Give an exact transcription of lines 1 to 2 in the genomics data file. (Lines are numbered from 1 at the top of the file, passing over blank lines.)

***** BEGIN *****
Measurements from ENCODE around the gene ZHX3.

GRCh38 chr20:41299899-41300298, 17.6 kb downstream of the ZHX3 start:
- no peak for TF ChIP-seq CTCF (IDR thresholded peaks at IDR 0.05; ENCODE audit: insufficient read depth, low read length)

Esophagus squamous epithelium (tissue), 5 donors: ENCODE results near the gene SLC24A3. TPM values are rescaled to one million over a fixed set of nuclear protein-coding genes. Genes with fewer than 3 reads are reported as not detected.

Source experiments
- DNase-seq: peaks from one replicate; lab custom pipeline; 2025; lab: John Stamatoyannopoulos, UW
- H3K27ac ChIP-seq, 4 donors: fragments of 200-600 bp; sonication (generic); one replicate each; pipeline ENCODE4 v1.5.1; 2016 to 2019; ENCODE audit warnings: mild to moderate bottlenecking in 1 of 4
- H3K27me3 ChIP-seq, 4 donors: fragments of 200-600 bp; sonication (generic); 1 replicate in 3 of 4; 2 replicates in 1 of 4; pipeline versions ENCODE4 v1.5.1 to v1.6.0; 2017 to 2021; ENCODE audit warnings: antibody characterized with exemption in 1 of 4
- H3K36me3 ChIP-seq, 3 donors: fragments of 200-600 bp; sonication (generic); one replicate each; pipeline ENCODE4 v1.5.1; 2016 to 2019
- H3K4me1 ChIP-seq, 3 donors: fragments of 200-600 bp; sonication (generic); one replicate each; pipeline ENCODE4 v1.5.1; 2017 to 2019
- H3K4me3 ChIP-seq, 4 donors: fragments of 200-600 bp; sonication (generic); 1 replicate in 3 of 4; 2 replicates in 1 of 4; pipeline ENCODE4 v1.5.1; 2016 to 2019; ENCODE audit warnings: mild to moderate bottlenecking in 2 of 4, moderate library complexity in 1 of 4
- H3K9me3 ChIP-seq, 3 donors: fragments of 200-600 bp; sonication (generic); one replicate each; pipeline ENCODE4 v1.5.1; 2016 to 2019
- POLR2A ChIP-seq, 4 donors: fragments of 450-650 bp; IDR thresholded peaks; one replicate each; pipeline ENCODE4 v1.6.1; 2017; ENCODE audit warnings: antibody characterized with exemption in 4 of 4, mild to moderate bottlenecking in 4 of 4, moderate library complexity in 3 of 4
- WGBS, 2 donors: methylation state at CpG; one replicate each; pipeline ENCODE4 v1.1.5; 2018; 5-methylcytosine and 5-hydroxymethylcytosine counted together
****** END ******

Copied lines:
Measurements from ENCODE around the gene ZHX3.

GRCh38 chr20:41299899-41300298, 17.6 kb downstream of the ZHX3 start: